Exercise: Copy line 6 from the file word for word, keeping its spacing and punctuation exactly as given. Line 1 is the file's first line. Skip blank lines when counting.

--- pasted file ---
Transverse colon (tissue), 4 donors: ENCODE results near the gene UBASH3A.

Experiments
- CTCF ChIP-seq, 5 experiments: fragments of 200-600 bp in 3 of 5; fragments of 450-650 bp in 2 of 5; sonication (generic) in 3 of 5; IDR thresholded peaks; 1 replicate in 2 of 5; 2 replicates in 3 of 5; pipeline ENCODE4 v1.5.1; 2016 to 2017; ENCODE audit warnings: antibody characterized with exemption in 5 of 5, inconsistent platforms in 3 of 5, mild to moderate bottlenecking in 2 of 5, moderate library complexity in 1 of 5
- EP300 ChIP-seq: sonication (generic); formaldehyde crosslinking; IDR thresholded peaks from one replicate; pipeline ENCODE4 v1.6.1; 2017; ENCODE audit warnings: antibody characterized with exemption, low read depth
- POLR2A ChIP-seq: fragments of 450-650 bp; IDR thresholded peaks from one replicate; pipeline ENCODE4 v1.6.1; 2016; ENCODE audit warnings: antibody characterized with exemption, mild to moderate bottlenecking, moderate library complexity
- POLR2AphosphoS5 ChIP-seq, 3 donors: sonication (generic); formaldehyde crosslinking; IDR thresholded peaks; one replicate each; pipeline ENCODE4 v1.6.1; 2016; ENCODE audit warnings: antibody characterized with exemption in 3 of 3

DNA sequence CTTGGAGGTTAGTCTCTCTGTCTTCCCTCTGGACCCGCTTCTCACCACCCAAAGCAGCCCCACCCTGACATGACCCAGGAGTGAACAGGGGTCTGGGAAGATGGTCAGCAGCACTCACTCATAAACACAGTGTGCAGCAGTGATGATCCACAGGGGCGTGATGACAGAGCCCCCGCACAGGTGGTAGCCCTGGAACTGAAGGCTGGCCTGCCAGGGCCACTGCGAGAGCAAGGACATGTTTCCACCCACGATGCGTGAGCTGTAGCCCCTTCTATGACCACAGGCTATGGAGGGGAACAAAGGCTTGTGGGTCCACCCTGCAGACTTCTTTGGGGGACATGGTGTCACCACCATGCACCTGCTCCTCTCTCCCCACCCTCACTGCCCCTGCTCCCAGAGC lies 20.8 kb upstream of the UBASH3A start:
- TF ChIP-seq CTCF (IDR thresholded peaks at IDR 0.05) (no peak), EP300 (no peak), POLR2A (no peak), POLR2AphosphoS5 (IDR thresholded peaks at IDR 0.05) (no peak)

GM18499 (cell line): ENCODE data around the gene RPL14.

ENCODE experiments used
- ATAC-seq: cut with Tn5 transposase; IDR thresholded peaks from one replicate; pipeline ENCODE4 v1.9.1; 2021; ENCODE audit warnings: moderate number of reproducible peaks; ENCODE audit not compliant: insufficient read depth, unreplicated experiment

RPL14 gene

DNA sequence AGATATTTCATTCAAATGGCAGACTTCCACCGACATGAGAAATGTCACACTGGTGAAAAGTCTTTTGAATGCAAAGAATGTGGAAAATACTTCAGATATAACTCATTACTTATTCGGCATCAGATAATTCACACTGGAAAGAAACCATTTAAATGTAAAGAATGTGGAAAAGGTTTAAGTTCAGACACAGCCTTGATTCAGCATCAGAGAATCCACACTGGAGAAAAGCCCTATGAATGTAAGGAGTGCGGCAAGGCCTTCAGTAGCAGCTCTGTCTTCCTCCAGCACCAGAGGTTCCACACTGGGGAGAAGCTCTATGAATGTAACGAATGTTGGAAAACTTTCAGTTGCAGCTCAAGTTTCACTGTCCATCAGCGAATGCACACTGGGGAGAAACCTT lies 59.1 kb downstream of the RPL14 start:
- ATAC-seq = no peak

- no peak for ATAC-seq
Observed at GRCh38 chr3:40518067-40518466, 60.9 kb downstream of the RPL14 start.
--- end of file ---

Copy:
- POLR2AphosphoS5 ChIP-seq, 3 donors: sonication (generic); formaldehyde crosslinking; IDR thresholded peaks; one replicate each; pipeline ENCODE4 v1.6.1; 2016; ENCODE audit warnings: antibody characterized with exemption in 3 of 3